One of the most common questions I get as a physical therapist is, “Should I use hot or cold to help manage my pain?” Heating pads and ice packs are simple and accessible pain management tools that should be included in the treatment arsenal of anyone living with a chronic pain. Many people tend to prefer to utilize heat, because they find it to be more comfortable and relaxing. Luckily, for many chronic pain sufferers, heat is in fact the better choice, but there are specific circumstances when ice should be used.
Outlined below are three easy to follow rules on how to choose between ice or heat when you have a pain flare.
If your pain is “acute” use ice, if your pain is “chronic” use heat
An acute injury, means an injury that is new or has just recently occurred. An example of this would be a recent ankle sprain. Unfortunately, those with chronic pain are not immune to new injuries, and ice would be the best choice in this case.
Here’s why: When an injury occurs a natural inflammatory cascade floods the injured area to initiate the healing response. The area swells as a result of the increased blood flow and local soft tissue damage and causes compression on the nerves in the immediate area. The result is a red, hot, painful blob where you ankle used to be.
This inflammatory process is important but should not be allowed to go on too long. The application of ice causes local vasoconstriction or reduction in the size of blood vessels. This will help to reduce the risk of the area swelling more and will also allow the excess fluid to return to circulatory system once the healing molecules have done their job. Ice can additionally help to reduce pain by numbing the area and reducing sensation from the aggravated nerve endings.
The application of heat at this point in the healing process would cause further vasodilation, or widening of the blood vessels, bringing more blood to the area causing increased and excess inflammation. In other words, your ankle would become more of a red, hot, swollen blob—not good. Wait about 2 weeks, or until the swelling is gone, to apply heat to the area.
When an injury is chronic, the natural inflammatory reaction as described above has completed or the pain is occurring in an area where an acute injury has never occurred. The application of heat can be safe and effective in this case, as you do not need to worry about worsening swelling.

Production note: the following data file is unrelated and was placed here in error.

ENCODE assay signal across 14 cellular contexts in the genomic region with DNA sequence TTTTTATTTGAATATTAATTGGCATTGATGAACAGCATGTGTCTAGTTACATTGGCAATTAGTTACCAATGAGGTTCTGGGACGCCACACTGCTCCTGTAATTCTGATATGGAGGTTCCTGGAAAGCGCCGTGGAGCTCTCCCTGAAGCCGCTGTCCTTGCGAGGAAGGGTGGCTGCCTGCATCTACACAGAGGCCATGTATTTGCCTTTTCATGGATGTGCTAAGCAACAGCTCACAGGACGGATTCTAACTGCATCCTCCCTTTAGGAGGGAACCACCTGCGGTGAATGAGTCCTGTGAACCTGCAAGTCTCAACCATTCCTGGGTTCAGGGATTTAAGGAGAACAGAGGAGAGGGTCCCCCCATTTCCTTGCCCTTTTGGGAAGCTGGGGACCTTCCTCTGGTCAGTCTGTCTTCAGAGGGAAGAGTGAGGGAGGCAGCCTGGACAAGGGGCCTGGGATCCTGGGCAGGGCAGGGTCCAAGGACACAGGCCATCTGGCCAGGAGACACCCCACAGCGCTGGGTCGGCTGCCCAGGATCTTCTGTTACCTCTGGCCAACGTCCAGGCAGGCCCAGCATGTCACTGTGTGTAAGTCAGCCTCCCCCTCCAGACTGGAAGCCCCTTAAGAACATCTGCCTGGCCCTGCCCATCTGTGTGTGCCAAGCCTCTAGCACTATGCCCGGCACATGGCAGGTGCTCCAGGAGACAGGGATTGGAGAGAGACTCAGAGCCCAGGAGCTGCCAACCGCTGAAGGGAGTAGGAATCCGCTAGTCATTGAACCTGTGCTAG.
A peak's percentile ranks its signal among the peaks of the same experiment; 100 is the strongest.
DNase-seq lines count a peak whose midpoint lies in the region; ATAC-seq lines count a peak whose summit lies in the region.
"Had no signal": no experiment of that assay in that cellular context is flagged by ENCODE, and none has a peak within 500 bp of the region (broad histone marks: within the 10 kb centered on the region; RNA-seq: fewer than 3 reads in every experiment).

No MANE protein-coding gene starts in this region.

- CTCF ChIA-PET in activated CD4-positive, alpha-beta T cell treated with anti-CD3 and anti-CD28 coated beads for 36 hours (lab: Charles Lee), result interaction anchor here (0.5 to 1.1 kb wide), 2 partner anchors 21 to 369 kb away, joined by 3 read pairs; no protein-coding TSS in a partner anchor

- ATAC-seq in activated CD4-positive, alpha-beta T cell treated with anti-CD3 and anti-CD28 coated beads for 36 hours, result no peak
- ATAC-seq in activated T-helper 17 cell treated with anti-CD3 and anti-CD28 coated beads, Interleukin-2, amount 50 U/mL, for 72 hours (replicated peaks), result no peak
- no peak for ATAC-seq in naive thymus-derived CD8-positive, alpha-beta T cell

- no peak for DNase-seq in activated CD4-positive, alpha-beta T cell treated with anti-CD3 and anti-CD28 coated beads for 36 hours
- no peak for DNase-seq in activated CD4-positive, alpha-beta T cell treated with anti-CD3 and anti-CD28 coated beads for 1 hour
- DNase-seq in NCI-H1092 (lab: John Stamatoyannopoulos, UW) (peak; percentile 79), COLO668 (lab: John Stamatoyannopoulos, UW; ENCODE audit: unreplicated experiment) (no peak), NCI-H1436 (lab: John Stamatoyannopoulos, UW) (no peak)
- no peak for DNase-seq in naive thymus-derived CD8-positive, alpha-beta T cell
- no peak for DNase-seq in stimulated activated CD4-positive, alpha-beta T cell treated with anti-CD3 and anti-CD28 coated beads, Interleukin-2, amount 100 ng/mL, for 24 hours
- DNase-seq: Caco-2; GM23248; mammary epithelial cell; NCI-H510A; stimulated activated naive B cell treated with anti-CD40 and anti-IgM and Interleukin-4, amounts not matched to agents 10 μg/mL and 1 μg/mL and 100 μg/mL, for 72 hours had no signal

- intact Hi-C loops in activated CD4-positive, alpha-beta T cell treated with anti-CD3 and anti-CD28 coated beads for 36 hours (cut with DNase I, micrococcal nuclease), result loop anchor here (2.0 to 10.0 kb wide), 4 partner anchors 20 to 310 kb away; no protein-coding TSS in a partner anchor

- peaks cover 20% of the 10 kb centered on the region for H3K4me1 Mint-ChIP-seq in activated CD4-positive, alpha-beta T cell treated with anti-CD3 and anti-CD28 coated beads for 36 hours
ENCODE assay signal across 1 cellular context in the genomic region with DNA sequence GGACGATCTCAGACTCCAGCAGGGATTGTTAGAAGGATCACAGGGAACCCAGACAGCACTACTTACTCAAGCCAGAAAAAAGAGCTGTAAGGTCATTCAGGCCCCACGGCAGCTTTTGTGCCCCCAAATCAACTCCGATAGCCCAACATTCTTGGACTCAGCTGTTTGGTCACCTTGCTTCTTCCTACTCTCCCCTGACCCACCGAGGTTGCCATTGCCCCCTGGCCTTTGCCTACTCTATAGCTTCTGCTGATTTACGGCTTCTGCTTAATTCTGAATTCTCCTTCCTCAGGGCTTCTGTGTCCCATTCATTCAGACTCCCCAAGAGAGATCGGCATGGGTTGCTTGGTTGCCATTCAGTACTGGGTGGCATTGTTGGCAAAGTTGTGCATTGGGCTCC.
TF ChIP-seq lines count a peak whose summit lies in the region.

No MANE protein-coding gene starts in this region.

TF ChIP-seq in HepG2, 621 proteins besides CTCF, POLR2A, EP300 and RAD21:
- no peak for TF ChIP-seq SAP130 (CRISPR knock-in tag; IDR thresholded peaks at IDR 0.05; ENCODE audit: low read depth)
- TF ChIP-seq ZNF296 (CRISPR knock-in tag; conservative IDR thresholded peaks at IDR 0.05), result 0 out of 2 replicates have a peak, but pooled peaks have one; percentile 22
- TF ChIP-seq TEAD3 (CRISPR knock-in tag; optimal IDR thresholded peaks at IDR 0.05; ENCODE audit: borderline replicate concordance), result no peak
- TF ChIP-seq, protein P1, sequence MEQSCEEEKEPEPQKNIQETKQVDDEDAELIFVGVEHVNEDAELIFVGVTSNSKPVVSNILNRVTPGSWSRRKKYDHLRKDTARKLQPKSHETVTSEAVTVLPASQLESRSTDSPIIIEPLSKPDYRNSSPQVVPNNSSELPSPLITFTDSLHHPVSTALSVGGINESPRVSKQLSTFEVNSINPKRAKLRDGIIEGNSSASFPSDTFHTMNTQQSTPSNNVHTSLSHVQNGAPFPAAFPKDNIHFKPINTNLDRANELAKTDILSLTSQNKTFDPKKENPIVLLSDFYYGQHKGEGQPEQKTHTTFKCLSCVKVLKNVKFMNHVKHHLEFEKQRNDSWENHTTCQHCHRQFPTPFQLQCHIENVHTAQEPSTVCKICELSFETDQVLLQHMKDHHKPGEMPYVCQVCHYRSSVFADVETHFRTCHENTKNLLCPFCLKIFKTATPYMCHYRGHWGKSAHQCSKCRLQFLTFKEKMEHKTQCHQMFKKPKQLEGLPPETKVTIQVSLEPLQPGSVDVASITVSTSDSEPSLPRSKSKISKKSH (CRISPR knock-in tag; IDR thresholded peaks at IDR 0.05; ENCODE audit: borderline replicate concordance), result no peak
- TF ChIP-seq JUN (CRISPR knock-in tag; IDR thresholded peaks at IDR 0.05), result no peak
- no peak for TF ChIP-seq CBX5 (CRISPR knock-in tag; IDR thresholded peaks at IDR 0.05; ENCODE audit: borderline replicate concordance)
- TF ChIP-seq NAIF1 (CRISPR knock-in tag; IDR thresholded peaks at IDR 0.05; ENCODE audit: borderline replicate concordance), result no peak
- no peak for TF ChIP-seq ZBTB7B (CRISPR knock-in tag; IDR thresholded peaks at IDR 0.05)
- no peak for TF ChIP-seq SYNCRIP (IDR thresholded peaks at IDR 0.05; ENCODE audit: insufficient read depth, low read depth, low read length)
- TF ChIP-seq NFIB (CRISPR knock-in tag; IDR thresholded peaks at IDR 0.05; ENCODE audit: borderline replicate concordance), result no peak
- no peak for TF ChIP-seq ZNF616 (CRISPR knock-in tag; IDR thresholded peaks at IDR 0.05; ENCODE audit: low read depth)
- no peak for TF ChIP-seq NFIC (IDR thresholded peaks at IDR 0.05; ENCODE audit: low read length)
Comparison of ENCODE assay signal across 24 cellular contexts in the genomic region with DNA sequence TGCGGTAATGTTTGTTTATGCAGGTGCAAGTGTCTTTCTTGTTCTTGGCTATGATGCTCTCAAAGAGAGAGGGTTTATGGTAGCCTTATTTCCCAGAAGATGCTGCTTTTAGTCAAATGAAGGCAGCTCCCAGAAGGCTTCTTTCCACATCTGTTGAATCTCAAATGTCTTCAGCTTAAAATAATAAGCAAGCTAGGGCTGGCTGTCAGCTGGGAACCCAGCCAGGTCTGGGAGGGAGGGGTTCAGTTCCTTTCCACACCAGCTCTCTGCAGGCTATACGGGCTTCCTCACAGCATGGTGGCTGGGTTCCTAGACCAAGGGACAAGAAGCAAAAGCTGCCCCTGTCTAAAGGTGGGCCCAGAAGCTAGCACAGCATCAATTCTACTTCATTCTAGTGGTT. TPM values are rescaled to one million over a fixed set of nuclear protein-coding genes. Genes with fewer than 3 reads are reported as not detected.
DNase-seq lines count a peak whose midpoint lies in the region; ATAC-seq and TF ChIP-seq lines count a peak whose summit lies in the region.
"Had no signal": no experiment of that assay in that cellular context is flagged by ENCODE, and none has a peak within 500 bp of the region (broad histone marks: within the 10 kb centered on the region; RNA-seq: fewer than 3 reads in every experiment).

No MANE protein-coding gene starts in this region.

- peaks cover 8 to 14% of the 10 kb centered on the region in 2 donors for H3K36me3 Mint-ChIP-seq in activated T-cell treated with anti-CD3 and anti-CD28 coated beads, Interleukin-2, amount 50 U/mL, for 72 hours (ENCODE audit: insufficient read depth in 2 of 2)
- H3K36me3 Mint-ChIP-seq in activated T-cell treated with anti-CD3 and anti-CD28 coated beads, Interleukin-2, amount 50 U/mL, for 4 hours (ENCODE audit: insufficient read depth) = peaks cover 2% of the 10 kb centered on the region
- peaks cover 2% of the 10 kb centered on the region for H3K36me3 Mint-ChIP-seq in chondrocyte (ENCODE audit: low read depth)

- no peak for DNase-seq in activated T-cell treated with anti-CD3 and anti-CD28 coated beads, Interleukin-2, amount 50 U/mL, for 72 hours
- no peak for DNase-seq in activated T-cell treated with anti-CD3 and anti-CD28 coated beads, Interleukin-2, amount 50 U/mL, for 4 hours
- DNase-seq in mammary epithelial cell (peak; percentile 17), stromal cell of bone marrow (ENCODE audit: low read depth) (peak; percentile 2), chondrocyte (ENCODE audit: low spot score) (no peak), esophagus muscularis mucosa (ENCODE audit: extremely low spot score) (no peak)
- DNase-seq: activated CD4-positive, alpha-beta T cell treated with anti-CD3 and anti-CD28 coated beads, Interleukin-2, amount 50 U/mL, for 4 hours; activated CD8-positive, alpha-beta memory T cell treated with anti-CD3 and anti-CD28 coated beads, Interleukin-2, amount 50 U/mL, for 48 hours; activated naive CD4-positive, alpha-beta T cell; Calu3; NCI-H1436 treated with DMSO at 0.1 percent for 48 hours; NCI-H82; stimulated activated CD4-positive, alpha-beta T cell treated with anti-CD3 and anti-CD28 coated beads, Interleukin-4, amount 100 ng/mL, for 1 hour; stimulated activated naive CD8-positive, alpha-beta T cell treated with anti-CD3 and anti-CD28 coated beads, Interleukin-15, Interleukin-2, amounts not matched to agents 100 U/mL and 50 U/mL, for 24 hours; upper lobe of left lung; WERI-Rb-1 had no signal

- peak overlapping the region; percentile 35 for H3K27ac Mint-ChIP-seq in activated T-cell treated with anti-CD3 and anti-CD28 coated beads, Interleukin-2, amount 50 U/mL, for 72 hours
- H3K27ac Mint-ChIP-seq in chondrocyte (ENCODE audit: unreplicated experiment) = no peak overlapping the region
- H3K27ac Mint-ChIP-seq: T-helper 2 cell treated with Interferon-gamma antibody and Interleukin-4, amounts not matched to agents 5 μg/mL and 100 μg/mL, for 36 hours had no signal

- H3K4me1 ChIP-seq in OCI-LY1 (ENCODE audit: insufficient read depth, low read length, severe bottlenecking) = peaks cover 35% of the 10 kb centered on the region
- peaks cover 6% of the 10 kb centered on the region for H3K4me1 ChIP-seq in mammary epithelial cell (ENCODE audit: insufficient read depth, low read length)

Choose ice or heat based on your medical history or diagnosis
When diagnosed with a chronic health condition that results in pain, ensure that you discuss all possible pain management strategies with your doctor. Make sure that you know which of your diagnoses could cause heat or cold sensitivity or intolerance- a possibility with some autoimmune diseases. In your quest to reduce your pain, the last thing you need is to stress your system or cause a new injury.
Here are examples of some chronic illnesses that could result in heat sensitivity/intolerance:
- Diabetes – be very cautious with application of heat if you have decreased sensation in your hands and feet as you could burn yourself
- Multiple sclerosis – heat is known to worsen symptoms in those with MS and therefore should be avoided
Here are some examples of medical conditions that could result in cold sensitivity/intolerance:
- Raynaud’s Syndrome – avoid completely in affected areas due to circulatory concerns
- Fibromyalgia – may be okay depending on the person, but some find cold too uncomfortable or report that it increases their pain
Identify the type of pain you are having and choose accordingly
Here are guidelines for type of pain and recommendations for use of heat/ice:
- Muscle pain/spasm
- Tension headache
- Abdominal cramps
- Arthritic joints
- Migraine headache
- Burning pain
- Nerve pain
- Swollen joints
I hope these guidelines are helpful if choosing between ice and heat during a pain flare. Please feel free to leave any questions or comments below!